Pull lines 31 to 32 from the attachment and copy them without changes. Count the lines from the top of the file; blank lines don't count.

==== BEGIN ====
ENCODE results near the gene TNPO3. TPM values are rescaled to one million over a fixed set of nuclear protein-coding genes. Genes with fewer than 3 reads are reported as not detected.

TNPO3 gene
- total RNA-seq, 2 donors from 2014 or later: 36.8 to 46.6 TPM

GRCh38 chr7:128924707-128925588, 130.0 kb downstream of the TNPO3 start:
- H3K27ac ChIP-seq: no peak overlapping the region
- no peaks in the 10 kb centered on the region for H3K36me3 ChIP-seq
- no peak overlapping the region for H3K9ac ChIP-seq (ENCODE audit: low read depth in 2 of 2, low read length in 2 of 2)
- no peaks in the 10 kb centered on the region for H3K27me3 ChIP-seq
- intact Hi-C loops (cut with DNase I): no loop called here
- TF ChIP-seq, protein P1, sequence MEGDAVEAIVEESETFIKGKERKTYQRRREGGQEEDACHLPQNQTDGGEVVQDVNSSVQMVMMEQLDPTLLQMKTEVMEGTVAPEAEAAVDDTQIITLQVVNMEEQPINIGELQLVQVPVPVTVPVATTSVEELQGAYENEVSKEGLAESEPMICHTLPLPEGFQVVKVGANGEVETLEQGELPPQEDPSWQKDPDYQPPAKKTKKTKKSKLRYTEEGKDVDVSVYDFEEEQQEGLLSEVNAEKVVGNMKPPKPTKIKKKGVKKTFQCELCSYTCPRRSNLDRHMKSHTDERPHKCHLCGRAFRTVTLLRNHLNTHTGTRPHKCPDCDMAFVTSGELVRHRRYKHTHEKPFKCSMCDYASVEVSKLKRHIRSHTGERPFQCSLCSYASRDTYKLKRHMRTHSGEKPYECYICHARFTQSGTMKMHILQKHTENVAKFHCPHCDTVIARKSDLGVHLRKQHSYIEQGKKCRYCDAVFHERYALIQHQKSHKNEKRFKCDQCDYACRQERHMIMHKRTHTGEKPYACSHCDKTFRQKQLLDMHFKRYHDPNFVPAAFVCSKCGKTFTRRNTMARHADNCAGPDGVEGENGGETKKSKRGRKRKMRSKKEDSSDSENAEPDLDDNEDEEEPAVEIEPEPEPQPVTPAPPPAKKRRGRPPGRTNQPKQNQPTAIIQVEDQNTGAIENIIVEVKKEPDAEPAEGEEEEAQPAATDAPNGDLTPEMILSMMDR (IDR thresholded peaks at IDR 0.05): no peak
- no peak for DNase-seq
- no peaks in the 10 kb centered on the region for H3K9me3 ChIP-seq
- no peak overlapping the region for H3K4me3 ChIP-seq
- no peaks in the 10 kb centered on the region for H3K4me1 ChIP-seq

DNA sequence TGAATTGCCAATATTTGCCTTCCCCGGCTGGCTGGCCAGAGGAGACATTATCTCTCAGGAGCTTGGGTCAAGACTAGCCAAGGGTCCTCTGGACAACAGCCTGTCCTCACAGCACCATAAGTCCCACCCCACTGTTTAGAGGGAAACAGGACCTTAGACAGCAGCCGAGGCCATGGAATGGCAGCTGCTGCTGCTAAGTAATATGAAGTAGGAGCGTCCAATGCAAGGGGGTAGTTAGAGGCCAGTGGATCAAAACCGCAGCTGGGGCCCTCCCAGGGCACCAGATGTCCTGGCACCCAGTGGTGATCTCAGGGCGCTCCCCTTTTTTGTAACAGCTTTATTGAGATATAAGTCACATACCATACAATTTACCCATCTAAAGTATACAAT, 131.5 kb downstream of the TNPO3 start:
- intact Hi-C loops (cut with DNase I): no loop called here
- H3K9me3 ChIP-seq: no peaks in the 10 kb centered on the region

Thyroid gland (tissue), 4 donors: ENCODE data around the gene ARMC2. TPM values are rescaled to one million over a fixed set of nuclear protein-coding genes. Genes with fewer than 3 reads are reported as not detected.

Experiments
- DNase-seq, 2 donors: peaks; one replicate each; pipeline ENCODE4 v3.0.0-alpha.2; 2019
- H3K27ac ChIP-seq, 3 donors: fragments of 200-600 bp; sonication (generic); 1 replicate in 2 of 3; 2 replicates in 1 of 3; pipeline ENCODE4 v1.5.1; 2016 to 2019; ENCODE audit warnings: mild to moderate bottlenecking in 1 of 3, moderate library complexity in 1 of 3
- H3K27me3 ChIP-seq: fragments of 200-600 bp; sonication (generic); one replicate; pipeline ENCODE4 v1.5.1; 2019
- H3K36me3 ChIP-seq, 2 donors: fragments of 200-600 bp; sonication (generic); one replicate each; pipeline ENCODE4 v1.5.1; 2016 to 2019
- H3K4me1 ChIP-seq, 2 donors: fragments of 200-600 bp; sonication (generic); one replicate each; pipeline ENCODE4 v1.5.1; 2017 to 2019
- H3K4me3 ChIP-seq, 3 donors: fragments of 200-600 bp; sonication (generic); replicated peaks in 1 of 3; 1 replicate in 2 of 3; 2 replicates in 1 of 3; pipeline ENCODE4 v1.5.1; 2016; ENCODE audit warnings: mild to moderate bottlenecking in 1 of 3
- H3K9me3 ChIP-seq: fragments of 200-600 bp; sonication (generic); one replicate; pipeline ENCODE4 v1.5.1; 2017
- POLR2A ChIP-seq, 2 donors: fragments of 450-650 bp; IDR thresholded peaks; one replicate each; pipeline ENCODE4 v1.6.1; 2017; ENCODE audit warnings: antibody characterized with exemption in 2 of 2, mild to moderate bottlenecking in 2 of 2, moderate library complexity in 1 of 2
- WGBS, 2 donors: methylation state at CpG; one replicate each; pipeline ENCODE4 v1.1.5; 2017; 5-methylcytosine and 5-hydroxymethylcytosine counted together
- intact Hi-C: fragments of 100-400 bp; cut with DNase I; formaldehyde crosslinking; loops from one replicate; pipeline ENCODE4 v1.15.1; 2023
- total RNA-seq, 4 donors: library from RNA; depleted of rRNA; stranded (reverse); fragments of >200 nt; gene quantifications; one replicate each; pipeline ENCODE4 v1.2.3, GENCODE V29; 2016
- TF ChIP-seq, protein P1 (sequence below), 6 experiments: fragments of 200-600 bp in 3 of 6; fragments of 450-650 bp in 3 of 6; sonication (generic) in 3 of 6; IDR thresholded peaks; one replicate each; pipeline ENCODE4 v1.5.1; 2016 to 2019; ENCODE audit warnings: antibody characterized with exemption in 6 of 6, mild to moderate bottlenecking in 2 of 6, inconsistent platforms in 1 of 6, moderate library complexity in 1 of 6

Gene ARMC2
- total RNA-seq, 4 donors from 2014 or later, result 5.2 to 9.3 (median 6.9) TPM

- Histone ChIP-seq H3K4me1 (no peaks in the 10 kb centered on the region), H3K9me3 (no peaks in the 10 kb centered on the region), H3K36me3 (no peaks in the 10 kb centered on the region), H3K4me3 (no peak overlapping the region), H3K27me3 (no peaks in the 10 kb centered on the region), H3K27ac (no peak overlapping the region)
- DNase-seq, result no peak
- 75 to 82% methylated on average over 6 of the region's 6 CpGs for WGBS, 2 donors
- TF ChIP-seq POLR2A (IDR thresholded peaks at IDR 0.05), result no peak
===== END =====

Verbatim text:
- TF ChIP-seq, protein P1 (sequence below), 6 experiments: fragments of 200-600 bp in 3 of 6; fragments of 450-650 bp in 3 of 6; sonication (generic) in 3 of 6; IDR thresholded peaks; one replicate each; pipeline ENCODE4 v1.5.1; 2016 to 2019; ENCODE audit warnings: antibody characterized with exemption in 6 of 6, mild to moderate bottlenecking in 2 of 6, inconsistent platforms in 1 of 6, moderate library complexity in 1 of 6

Gene ARMC2